Back to School with METS: Moving Beyond the Usual Medieval Canon of Chaucer and Malory

All across the country, universities are resuming classes. How exciting! One of the toughest things about formulating a new class is working up the syllabus. Every teacher wants to bring something new to the students – something they wish they themselves had the opportunity to read when they were taking a similar class, perhaps. Or the chance to share with their students something they are working on and thinking about now, really drawing the class into the active-research side of academia, and bringing them the very latest and most cutting-edge things.

“The purpose of the TEAMS series, under the wise and energetic guidance of Russell Peck and Alan Lupack at the University of Rochester, is to provide student-friendly editions of non-canonical Middle English texts, with brief introductions, minimal textual apparatus and glossary, and necessary explanatory notes.”

Pearsall, Derek. Review of Four Middle English Romances: Sir Isumbras, Octavian, Sir Eglamour of Artois, Sir Tryamour, by Harriet Hudson; Amis and Amiloun, Robert of Cisyle, and Sir Amadace, by Edward E. Foster. Arthurian Adultery 7.4 (1997): 110-1

Yet anyone who has put together a new syllabus for a self-designed class also knows the frustration of locating good texts for students to use. If we want to move beyond the basic medieval canon of Chaucer and Malory, and bring something fresh into the classroom, we can very quickly find ourselves far out on a limb. In my own classroom experience, I have found myself cursing the lack of a good student translation of Wace’s Brut that included material beyond the oft-anthologized Arthurian passages. Or, most memorably, spending the first week of August transcribing by hand from the manuscript facsimile and adding my own vocabulary glosses to excerpts from Caxton’s translation of the Ovide moralisé, all the while muttering to myself under my breath, “Never again!” Editions of texts that are aimed primarily at scholars (or, in the case of many of the old EETS editions that are sometimes still the primary scholarly editions for certain texts I work with, 19th-century scholars!) can feature strange orthographies, stilted hyper-literal translations, and unfamiliar typeface characters that would leave any student wondering if the professor had lost her mind – or if the Middle Ages had!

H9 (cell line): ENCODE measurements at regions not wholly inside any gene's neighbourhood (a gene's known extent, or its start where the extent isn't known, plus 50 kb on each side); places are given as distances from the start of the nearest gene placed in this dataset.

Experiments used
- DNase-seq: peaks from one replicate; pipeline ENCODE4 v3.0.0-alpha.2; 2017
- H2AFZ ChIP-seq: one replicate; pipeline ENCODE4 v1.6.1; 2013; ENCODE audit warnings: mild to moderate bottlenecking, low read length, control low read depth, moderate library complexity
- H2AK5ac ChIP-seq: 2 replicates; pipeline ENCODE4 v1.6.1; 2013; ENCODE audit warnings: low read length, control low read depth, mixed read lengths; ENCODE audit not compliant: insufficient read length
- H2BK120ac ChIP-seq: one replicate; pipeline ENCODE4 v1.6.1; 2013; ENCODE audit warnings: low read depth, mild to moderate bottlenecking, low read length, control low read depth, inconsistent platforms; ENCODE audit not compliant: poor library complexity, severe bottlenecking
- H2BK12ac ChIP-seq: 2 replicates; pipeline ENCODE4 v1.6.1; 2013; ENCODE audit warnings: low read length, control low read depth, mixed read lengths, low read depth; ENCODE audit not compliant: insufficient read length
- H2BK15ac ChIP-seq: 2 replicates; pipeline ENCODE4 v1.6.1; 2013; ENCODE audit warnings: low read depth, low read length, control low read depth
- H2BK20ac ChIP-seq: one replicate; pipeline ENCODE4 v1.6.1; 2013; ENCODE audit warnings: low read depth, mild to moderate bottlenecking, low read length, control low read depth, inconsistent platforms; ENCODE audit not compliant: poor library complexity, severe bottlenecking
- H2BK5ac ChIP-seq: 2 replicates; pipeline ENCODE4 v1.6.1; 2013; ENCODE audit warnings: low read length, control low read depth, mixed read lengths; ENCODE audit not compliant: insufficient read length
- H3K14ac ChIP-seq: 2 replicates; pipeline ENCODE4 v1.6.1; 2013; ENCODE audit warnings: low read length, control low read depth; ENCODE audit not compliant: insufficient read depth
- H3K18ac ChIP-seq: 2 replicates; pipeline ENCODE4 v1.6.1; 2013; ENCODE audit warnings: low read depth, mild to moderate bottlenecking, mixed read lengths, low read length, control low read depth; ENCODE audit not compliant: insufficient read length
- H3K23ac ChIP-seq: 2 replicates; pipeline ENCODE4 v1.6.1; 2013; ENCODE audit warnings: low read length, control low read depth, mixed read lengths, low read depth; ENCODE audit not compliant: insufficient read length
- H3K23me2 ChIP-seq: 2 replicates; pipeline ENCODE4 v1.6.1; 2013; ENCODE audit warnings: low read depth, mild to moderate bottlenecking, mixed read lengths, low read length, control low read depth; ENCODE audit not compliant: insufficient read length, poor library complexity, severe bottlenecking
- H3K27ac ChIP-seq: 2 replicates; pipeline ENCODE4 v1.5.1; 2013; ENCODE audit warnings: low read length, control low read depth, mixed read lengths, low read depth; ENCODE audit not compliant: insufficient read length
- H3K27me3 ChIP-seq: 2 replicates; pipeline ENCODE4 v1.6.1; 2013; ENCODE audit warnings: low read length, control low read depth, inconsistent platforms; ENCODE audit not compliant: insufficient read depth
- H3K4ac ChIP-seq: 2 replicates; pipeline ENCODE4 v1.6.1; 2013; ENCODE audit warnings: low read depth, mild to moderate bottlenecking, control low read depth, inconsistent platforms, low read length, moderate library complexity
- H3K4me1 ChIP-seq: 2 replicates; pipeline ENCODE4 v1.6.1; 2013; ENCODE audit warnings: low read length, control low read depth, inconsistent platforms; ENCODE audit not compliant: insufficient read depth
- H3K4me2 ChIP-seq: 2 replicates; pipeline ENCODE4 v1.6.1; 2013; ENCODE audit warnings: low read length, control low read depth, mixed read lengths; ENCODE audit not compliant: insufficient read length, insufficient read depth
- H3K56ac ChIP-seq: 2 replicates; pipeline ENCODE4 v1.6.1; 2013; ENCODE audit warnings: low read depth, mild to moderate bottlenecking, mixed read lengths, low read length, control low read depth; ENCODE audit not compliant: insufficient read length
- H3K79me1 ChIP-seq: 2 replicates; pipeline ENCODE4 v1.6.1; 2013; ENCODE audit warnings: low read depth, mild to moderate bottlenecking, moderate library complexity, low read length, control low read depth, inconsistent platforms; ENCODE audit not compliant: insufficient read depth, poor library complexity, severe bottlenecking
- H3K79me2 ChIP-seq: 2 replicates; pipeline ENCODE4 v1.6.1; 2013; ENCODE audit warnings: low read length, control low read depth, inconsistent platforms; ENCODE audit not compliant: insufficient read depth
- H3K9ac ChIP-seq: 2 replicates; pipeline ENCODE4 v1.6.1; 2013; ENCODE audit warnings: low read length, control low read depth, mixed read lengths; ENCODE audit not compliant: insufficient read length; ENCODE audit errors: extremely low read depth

“. . . The answer, of course, is that these editions have multiple readers, not all of whom are explicitly anticipated, and that is part of what makes them so worthy. . . . The modest aim announced on the back cover–to produce ‘readily available . . . student editions’–doesn’t come near the full value of most TEAMS editions, which often silently replace the previous critical edition, as will certainly be the case with at least one of the texts edited here, and possibly all of them.”

Lynch, Kathryn L. Review of Chaucerian Dream Visions and Complaints, by Dana M. Symons. The Medieval Review (May 2005).

It was only later, when I was drawing up a resource list for a class on digital tools for medieval studies that I realized I had been missing out on a major resource that could have aided in my syllabus design, and perhaps helped me avoid some of those frustrating textual cul-de-sacs. The Middle English Text Series (METS) published by Medieval Institute Publications for TEAMS (The Consortium for the Teaching of the Middle Ages) in association with the University of Rochester is a wonderful aid for identifying non-canonical texts that will be readily available in affordable, student-friendly editions.  Why not browse through the available texts to see if something there inspires a new direction for one of your own courses?  And more Middle English is made available by METS every year. Check out some new and forthcoming titles:


The Katherine Group (Bodley MS 34) edited by Emily Rebekah Huber and Elizabeth Robertson

The Complete Poetry and Music of Guillaume de Machaut, Volume 1: The Debate Poems: Le Jugement dou Roy de Behaigne, Le Jugement dou Roy de Navarre, Le Lay de Plour edited by Prof. R. Barton Palmer, Domenic Leo and Uri Smilansky
Lydgate’s Fabula duorum mercatorum and Guy of Warwyk edited by Pamela Farvolden
Richard Coer de Lyon edited by Peter Larkin
King of Tars by John H. Chandler




“Medievalists in search of texts that are reliable, affordable, and readily adaptable for use in courses in medieval literature, or in general survey courses, can hardly do better than the texts coming forth from TEAMS. . . . Texts in this series are specifically designed for classroom use.”

Rhodes, Jim. Review of Pearl, by Sarah Stanbury. Speculum 78. 4 (October 2003): 1410-1.


Dr. Nicole Eddy

Assistant Managing Editor, Arc Humanities Press

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